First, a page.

MONTRAL — Quebec Liberal Leader Dominique Anglade said Sunday she is still in the province’s electoral race to win, despite questions about her party’s organization and claims from other leaders that the election became a two-way race that left her on the sidelines.
The registration of a Liberal candidate was refused by Elections Quebec, while another withdrew from the race on Saturday evening.
The party was also dogged for much of the campaign by questions about math errors in its number platform.
“We had some challenges, but all the parties had them too, so now we are continuing the election campaign, we have proposals to make to Quebecers,” Anglade told reporters in Shawinigan, Que., on Sunday.
Anglade said she still has two weeks to convince Quebeckers of her message, adding that she is particularly looking forward to the second leaders’ debate on Thursday.
The Liberal Party will challenge the election regulator’s decision to deny Harley Lounsbury’s candidacy in the riding of Matane-Matapédia, she said, but won’t go into detail about why her paperwork was denied.
Regarding the candidacy of Malek Arab, Anglade only says that he withdrew from the race for personal reasons but another candidate has already been found to replace him in the riding of Joliette.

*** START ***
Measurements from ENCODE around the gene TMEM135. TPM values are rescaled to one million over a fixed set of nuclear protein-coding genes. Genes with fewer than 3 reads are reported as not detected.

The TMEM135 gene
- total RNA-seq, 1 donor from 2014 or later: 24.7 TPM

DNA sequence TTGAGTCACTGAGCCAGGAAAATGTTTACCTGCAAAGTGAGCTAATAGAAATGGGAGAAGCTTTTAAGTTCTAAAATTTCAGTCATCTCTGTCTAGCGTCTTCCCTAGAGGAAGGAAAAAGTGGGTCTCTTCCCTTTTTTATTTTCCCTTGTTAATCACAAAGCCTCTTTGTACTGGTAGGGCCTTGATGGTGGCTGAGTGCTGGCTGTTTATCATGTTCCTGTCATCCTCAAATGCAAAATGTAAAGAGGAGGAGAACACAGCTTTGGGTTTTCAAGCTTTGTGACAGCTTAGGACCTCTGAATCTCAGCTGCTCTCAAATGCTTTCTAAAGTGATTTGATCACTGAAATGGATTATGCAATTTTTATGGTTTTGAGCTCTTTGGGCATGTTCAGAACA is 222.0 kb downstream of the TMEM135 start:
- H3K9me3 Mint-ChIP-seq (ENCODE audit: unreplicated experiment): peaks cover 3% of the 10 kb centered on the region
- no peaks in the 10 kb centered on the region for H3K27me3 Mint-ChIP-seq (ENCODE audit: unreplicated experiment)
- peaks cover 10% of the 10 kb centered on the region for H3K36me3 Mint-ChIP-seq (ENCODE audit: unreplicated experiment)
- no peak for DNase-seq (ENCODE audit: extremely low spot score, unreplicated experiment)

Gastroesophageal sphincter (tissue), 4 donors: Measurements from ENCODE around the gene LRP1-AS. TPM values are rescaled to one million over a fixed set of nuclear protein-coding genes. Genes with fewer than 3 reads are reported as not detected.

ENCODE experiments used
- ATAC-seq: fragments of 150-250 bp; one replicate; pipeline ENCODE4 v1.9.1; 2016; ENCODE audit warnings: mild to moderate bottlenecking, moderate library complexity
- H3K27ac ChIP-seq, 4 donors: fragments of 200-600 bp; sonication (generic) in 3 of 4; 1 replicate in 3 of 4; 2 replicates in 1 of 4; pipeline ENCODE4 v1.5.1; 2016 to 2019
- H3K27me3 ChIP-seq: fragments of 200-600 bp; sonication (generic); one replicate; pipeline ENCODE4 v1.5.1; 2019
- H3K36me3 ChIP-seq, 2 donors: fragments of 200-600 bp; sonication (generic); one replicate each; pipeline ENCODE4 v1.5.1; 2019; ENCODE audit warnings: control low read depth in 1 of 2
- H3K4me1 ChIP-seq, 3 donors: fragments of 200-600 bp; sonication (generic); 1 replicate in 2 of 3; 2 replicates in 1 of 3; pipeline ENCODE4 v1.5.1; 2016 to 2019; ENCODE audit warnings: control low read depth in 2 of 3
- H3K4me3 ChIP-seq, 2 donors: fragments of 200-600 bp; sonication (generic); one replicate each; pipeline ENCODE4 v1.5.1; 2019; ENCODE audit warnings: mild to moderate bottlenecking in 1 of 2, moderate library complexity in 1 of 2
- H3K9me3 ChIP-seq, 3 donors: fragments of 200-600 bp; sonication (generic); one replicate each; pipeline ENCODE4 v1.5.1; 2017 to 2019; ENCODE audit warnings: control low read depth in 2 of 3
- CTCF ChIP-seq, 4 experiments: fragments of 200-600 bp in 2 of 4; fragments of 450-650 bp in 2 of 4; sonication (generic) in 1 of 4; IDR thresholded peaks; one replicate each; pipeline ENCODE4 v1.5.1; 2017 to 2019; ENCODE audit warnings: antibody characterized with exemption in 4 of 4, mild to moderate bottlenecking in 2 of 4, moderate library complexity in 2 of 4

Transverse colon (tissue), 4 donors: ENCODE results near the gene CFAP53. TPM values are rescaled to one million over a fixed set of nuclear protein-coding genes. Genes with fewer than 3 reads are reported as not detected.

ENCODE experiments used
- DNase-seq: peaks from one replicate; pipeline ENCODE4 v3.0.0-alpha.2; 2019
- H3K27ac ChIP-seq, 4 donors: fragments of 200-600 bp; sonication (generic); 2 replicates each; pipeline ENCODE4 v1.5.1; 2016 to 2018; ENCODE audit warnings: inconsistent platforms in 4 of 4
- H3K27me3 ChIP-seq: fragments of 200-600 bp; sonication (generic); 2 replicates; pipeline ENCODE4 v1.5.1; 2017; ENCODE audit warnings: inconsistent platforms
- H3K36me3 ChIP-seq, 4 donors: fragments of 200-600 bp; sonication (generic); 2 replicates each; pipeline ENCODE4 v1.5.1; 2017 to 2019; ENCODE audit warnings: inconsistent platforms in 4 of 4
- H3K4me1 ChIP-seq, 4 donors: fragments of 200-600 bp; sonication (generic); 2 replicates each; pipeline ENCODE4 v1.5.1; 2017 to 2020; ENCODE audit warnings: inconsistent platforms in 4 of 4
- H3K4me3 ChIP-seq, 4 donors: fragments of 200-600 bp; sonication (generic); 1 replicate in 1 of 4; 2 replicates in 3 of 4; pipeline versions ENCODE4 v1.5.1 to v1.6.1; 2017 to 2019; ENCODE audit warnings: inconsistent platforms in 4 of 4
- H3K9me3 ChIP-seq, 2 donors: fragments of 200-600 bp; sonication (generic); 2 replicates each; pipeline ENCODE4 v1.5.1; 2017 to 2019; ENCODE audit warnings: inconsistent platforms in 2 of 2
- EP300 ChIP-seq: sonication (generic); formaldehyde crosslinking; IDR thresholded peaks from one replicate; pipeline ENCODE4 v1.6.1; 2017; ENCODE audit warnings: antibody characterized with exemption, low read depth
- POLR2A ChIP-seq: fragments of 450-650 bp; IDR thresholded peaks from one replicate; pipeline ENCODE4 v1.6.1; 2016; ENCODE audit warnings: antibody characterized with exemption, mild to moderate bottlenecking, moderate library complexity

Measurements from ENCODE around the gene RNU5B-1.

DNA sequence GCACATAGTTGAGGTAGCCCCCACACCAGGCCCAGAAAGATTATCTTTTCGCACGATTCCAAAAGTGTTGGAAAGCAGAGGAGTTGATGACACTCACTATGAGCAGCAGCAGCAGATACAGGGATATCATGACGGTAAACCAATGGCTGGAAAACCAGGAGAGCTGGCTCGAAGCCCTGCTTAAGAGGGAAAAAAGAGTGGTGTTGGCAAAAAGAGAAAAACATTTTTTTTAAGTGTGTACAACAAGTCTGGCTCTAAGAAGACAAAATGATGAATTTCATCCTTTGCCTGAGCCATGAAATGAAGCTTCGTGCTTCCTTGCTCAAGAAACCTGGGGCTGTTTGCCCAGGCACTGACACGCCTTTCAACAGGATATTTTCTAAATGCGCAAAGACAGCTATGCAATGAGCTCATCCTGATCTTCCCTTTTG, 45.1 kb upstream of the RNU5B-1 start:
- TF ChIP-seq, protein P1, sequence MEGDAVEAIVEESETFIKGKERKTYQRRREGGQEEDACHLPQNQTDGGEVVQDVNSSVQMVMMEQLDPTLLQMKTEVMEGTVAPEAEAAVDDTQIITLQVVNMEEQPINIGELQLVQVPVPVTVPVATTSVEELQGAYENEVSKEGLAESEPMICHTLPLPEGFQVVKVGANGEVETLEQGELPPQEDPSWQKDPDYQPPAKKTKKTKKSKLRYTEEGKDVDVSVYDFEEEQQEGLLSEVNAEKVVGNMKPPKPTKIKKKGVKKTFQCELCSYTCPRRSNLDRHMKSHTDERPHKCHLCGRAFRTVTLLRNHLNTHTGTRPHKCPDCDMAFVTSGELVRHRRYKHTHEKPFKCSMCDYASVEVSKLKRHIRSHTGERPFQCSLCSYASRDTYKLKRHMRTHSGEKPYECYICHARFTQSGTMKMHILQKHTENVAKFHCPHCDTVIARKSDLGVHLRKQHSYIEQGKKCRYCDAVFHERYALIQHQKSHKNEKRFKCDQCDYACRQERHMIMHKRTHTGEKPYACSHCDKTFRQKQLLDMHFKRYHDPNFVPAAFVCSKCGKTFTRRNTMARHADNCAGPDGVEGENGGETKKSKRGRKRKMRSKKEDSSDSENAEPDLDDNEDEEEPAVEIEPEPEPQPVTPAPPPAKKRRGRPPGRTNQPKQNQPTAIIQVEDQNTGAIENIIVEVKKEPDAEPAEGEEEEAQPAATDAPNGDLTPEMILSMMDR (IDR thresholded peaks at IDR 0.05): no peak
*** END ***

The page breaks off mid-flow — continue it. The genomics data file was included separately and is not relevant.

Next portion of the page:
On Saturday, Québec solidaire spokesman Gabriel Nadeau-Dubois described the election as increasingly a two-way race between his centre-left party and the incumbent coalition Avenir Québec.
A Léger poll released last week showed the Liberals in second place, at 18%, behind Quebec solidaire at one percentage point and the Conservative Party of Quebec at 15%.
“It’s not up to our opponents to define who will be chosen by Quebecers,” said Anglade. “I think for a young politician, Gabriel Nadeau-Dubois does a lot of old politics.”
The leader of the Conservative Party of Quebec, Éric Duhaime, told reporters that although it is a two-way race between Québec solidaire and the CAQ in certain areas of downtown Montreal, it is not not the case in other parts of the province.
“I think it’s time for Mr. Nadeau-Dubois to get out of Montreal and look at what’s happening in Quebec,” he said during an electoral stop in Nicolet, Quebec, adding that in several regions of the province, it is a two-race between his party and the CAQ.
Speaking to reporters in Saguenay, Que., Parti Québécois leader Paul St-Pierre Plamondon, whose party has consistently placed fifth, said the election remains a five-way race.
This report from The Canadian Press was first published on September 18, 2022.
— with files from Stéphane Rolland.
Jacob Serebrin, The Canadian Press